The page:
What this also means is that there will be no shortage of classic Who discs this year, because in addition to the newest releases, here in the States we’re still behind on some half dozen or more discs, so we need to catch up on those as well (this month’s catch up title is “The Dominators”). For at least the first half of the year, every month we should be getting no less than two releases. So if you’re someone who collects all of these, you’d better start pinching some pennies. On the other hand, if you’re someone who just wants to pick up the best titles, I’ll be here, throwing out lofty opinions to aid you in your purchasing decisions. Another nice new addition to the range is the recently unveiled BBC Classic Doctor Who Channel on YouTube, which will be updated periodically with clips from past, current and upcoming DVDs. Be sure to add it your Favorites.

So while this is all great news, it’s something of a shame a better title couldn’t have been used to kick this whole thing off. “Meglos” is from Tom Baker’s last season as the Doctor, and its release completes Season 18 as well. Season 18 –John Nathan-Turner’s first as producer and Christopher H. Bidmead’s first and only as script editor – was designed to have a harder sci-fi edge to it, as well as pulling back on much of the comedy that had been prevalent in previous seasons. Having written before about the beauty of Season 18, I won’t go down that road again, except to say that “Meglos” isn’t up to the same level of quality as the other six stories from that block. In fact, in many ways the script feels like a leftover from Season 17, which isn’t necessarily a bad thing, except that the entire feel and approach of Season 18 was fresh and new. As a result, “Meglos” is a story pulling in opposite directions.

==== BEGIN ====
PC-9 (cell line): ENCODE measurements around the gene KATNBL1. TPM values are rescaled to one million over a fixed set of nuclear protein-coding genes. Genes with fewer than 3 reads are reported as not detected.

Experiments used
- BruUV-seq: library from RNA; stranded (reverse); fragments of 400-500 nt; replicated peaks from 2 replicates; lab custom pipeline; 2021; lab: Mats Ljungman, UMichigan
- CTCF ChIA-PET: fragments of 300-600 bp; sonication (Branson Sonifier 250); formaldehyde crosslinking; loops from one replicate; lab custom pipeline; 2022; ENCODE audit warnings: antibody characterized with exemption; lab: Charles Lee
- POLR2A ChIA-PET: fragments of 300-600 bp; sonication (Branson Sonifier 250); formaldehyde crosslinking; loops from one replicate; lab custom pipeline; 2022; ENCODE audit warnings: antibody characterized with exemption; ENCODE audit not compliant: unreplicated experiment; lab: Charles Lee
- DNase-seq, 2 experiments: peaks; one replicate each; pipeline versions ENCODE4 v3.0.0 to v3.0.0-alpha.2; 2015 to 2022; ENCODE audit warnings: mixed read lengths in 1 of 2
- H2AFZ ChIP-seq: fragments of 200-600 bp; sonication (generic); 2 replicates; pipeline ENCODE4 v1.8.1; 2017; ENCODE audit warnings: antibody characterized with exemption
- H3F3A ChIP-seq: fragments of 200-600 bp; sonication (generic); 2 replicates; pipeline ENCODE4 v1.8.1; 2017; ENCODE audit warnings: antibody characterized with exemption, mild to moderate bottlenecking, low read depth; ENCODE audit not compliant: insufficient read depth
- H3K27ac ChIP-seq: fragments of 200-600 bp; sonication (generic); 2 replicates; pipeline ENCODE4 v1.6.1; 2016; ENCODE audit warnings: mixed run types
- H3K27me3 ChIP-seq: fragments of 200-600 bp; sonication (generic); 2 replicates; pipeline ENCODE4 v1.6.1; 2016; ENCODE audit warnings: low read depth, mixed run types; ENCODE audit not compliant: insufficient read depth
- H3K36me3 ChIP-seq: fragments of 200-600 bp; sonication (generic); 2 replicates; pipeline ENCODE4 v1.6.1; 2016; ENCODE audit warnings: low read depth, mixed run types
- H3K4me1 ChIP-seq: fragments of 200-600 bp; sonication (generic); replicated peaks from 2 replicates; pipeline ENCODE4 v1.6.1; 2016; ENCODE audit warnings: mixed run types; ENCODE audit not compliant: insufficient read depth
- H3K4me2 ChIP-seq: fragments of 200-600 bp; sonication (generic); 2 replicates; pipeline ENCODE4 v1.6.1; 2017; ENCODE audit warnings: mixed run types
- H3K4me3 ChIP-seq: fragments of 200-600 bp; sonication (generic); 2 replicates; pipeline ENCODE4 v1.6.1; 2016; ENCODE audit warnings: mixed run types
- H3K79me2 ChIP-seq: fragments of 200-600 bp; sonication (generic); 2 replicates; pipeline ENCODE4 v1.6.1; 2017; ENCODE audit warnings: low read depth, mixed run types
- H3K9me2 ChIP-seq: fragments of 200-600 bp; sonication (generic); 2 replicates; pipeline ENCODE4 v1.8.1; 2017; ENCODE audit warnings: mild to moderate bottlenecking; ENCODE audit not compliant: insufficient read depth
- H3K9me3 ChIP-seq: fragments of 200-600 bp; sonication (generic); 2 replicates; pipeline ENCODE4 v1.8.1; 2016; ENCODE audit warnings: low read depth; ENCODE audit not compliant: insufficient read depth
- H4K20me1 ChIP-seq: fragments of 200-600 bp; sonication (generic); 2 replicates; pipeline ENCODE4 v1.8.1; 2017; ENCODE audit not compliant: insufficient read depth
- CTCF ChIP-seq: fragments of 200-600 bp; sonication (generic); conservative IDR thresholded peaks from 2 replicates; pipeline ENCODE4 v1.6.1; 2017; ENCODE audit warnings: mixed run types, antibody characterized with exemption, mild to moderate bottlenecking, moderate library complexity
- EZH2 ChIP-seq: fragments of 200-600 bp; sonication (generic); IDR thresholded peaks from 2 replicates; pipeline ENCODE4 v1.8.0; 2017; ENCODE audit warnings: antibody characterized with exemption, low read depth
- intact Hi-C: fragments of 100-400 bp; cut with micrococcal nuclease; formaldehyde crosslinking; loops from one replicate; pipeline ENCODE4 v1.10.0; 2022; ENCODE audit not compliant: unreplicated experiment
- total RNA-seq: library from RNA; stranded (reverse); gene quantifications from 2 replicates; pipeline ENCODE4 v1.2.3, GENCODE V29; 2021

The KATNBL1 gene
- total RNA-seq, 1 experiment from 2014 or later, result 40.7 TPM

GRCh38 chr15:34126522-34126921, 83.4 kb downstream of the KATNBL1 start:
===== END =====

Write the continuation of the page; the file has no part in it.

Read the rest of the DVD review for "Meglos," as well as the Patrick Troughton tale "The Dominators" by clicking here and visiting Bullz-Eye.

Wednesday, January 05, 2011

The Andy Griffith Show 50th Anniversary: The Best of Mayberry

Sometimes it isn’t a terrible idea to check back in with a series you used to not care for, and haven’t seen in many years. I grew up watching a fair amount of reruns of The Andy Griffith Show, mostly because back in the good ol’ days, we only had, like, four channels. But I never liked the show as its golly-gee-shucks cornball country antics were never to my taste. It was just filler between The Munsters and something else. So this new “Best of” collection came my way, and I decided to give it another shot, some 30 years later, to see how I felt about it today. Guess what? I still don’t really care for the show, but as an adult and a “professional appreciator” (as a friend of mine recently dubbed me), I can see that it’s a quality TV series despite my feelings.

What I didn’t know until last week was that The Andy Griffith Show was huge back in the 60s. So popular was the show, that during its eight seasons on the air, it was in the Top Ten every single year, and inexplicably even snagged the #1 spot in its final season. How many shows go out at #1? I have no idea, but I’d imagine the answer is “not many.” If by some chance you’re unfamiliar with it, the show stars Andy Griffith as Andy Taylor, the sheriff of the tiny fictitious burg of Mayberry, North Carolina. He’s a widower with a young son named Opie (Ron Howard, the famous director – who’s credited here as Ronny), although I’m not sure if the tragedy of his wife’s passing is ever really dwelled upon; it certainly isn’t in any of these episodes. He’s aided by his bumbling but good-hearted deputy, Barney Fife (Don Knotts), although aided in what is debatable. Very little law breaking ever happens in Mayberry. Even the town drunk is amiable enough to check himself into the jail when he needs to sober up. Mostly, Andy settles minor arguments between the silly townsfolk with his country wisdom and level-headed way of thinking.

Think of Twin Peaks without all the weirdness, violence, murder, sex and drugs, and you’ve basically got Mayberry.

Read the rest of this DVD review by clicking here and visiting Bullz-Eye.